Why is the Yampa River such a Big Deal?
By Kim Cassels • May 8, 2019
Why is the Yampa River such a Big Deal?
We sat down with veteran river guide Scotty Guttman to talk about the Yampa River. Scotty had so many great things to tell us about the Yampa that we decided to turn his interview into an article to share our favorite parts with you.
“The way that a child looks at water and is just mesmerized, I think it’s much more than just the fun factor. There’s something hidden behind the current lines, and to watch her eyes just sparkle as we went downstream is something that I get to share with my three-year-old daughter. It just makes my heart more happy than anything in the world.” Scotty Guttman seems to sparkle just as much as his daughter, Scarlet River, at his memory from last month on the Salt in Arizona.
Scotty is a white water connoisseur with Mild to Wild Rafting and Jeep Tours and runs multi-day trips throughout Colorado, Utah and Arizona. He started running rivers in 2006, but his love for rapids started like many a Colorado kid while attending summer camp. His appreciation for the Yampa’s untamed nature and delicate wilderness embodies a special wonder.
What’s the Big Deal with the Yampa?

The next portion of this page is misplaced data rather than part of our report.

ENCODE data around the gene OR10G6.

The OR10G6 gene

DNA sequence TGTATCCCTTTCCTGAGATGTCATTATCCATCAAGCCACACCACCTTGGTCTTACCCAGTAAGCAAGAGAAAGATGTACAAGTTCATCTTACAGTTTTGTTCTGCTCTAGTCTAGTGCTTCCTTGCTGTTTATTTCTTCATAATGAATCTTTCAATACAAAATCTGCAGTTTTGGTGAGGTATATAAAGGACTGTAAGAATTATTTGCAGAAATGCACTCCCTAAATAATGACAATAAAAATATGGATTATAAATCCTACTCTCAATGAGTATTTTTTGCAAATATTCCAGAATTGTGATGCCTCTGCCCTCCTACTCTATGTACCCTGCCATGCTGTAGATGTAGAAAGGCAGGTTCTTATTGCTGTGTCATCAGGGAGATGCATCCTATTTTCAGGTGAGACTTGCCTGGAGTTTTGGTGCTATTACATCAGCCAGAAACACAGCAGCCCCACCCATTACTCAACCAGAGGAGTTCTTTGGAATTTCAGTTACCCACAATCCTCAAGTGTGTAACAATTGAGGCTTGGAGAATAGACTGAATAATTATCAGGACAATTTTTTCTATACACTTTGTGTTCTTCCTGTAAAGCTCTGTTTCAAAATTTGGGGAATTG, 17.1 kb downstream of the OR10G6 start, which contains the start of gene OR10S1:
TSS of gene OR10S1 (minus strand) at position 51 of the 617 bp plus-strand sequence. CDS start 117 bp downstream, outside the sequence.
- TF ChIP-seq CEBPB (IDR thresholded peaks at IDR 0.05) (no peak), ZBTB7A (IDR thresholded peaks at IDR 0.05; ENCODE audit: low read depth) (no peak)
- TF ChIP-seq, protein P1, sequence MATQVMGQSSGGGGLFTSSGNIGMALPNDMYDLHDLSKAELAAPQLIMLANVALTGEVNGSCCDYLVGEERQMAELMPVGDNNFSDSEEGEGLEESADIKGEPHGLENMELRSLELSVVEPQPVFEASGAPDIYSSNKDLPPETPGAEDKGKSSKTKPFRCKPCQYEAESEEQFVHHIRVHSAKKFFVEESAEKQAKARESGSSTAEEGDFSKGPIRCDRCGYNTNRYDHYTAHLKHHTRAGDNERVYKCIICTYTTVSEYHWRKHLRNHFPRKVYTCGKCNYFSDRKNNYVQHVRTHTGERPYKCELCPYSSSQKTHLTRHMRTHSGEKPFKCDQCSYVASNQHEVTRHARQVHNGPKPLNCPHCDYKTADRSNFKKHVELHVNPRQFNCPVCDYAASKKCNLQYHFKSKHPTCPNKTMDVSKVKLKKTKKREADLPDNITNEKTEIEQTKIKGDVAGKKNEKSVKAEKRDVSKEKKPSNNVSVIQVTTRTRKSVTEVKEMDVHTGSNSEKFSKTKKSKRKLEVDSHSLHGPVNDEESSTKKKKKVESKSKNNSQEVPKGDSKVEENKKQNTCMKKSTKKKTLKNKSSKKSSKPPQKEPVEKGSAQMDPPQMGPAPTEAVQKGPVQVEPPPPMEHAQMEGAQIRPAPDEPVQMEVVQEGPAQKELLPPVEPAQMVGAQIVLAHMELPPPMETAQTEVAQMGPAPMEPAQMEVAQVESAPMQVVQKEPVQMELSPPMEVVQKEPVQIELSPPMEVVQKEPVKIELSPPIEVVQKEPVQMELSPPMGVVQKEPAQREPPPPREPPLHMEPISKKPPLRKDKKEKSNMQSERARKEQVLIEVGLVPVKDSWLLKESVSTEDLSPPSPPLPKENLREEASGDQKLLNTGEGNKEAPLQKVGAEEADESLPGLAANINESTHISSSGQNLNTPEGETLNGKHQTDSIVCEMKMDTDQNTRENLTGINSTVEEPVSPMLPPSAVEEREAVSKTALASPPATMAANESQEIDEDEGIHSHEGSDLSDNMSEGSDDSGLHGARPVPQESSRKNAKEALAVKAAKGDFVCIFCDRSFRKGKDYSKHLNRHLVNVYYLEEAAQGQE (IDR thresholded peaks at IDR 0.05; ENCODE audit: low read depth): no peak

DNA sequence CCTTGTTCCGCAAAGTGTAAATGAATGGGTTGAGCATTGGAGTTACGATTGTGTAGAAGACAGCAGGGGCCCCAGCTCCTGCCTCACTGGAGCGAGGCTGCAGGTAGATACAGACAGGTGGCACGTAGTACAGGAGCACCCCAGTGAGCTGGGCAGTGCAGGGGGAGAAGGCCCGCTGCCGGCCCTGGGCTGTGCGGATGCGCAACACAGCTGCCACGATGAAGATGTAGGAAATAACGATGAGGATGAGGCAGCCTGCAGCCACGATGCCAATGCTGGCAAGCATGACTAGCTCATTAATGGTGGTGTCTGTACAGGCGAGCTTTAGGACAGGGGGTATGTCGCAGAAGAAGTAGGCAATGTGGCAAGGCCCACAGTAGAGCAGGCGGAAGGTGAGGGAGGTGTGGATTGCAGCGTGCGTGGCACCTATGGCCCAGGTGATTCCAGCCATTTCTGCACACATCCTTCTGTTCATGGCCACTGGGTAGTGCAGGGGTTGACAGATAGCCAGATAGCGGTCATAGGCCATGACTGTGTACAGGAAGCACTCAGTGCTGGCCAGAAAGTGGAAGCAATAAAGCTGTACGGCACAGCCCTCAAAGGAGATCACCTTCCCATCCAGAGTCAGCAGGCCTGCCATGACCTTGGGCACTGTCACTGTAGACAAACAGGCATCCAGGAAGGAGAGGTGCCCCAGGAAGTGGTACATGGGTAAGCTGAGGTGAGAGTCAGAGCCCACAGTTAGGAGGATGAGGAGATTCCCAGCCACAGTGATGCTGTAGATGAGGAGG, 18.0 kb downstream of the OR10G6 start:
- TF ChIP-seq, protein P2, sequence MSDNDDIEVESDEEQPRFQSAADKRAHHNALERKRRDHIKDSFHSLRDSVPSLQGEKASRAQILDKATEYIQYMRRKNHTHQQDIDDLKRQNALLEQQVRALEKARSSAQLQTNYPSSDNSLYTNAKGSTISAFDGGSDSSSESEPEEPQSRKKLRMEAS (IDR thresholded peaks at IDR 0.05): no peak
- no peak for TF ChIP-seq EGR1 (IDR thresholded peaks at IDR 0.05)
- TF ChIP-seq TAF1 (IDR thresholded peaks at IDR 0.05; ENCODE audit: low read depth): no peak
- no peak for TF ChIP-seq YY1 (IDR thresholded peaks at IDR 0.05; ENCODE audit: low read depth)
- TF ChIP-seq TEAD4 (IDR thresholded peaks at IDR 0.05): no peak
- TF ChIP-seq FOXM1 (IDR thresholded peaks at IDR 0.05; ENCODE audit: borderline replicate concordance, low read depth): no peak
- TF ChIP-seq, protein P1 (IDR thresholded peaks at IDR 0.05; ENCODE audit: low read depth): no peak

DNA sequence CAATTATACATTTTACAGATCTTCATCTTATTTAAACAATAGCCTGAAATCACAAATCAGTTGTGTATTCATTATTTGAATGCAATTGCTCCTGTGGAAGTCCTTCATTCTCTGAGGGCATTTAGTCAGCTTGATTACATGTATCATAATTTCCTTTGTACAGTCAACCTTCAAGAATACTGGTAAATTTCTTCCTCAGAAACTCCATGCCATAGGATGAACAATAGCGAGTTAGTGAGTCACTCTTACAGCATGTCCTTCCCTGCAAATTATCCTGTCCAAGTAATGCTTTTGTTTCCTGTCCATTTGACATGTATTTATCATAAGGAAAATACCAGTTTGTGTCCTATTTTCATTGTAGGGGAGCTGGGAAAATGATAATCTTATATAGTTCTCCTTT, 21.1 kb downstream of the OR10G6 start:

So, what’s the scoop? Why do people love this river so much?
“The Yampa is one of the most sought-after rivers. It is one of the most elusive river permits that you could ever get,” Scotty said. “People wait an entire lifetime just to get one opportunity to run the Yampa.”
This river is a 250 mile stretch of untamed, free-flowing water. It begins outside of Steamboat Springs, Colorado and meets the Green River inside Dinosaur National Monument. It is the last river in the Colorado River system to exist without a dam.
“To be able to be a boater, a white water enthusiast, a nature lover, and to just see that geological process happening and unfolding right in front of your face I think is another reason why people just want to see it, and then once they get that little taste, they just want to see the Yampa over, and over, and over, and over again. It’s just unlike any other river system we can imagine.”
It Flows Free
“What we see coming off the mountains is what we get, and that is what makes the Yampa wild, that’s what makes it so spectacular. There are very, very few opportunities to run a river that has that characteristic.”
Dammed rivers aren’t necessarily predictable, but they won’t be subject to flooding that significantly changes the river bottom and shape. Snow and rain determine the flow of the Yampa. Warm days, frigid nights, and storms change the river’s face by the hour. Flooding disrupts and moves sediment and rocks in a different arrangement every day.
In 1965 a massive rock slide completely remade Warm Springs into the largest rapid on the river. Two years ago an enormous rockfall also reformed Big Joe, another impressive rapid on the Yampa.
“As an experienced boater, even though you may know what may be down there, you never really know what it’s going to look like.”
The Rapids are Colossal
It took decades for bold boaters to run the Yampa successfully. John Wesley Powell began venturing the canyons of Gates of Lodore and the Green River in 1869, which led his mapping travels upstream in the mysterious Yampa River. He got stuck four miles in however, unable to pass its magnificent white water.